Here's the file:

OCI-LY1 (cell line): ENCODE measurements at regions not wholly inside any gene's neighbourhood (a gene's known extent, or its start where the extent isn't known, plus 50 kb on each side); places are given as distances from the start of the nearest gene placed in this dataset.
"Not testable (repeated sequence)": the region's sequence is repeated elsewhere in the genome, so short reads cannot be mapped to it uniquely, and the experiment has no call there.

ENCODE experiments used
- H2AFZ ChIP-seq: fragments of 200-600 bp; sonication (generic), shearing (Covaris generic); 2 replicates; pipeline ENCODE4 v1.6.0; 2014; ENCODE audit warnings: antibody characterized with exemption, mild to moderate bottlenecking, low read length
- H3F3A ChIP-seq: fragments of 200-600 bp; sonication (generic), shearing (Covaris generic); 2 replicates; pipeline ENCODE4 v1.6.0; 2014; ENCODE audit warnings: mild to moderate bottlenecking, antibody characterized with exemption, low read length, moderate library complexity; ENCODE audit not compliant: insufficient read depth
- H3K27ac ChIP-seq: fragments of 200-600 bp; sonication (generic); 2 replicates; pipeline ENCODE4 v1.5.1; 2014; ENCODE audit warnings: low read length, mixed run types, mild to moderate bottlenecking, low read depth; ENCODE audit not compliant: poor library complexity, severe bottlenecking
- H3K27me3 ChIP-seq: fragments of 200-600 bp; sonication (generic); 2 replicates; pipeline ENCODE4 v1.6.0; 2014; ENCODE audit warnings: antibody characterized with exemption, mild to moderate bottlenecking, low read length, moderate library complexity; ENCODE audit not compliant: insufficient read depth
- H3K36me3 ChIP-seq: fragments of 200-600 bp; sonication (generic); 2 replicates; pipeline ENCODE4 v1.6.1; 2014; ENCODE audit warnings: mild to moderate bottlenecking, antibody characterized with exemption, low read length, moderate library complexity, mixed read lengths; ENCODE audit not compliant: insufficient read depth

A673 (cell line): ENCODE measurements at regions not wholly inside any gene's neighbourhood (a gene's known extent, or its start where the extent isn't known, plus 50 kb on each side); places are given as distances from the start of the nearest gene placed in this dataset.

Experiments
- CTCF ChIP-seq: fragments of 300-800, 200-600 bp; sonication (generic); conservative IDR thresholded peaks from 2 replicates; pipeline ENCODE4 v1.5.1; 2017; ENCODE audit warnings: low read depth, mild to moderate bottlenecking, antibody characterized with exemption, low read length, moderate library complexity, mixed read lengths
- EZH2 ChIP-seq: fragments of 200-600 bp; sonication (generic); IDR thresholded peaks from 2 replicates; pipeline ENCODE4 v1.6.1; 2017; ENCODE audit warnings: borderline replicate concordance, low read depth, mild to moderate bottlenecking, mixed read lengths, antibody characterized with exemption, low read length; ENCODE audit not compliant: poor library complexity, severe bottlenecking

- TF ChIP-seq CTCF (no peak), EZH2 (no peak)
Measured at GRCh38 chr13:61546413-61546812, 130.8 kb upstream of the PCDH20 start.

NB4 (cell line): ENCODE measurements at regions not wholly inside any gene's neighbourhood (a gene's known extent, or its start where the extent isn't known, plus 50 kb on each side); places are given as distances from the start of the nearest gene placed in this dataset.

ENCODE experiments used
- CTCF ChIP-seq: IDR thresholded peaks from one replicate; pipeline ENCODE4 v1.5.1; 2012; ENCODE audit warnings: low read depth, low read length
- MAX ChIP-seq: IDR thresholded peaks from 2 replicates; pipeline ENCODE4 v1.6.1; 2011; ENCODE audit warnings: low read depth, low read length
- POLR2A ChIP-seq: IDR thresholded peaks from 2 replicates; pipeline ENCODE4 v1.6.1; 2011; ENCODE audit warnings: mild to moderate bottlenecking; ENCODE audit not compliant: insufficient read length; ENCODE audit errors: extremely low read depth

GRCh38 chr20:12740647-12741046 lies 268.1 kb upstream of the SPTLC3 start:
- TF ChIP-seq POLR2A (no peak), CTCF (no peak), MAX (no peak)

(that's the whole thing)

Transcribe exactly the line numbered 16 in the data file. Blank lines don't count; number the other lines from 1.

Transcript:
ENCODE experiments used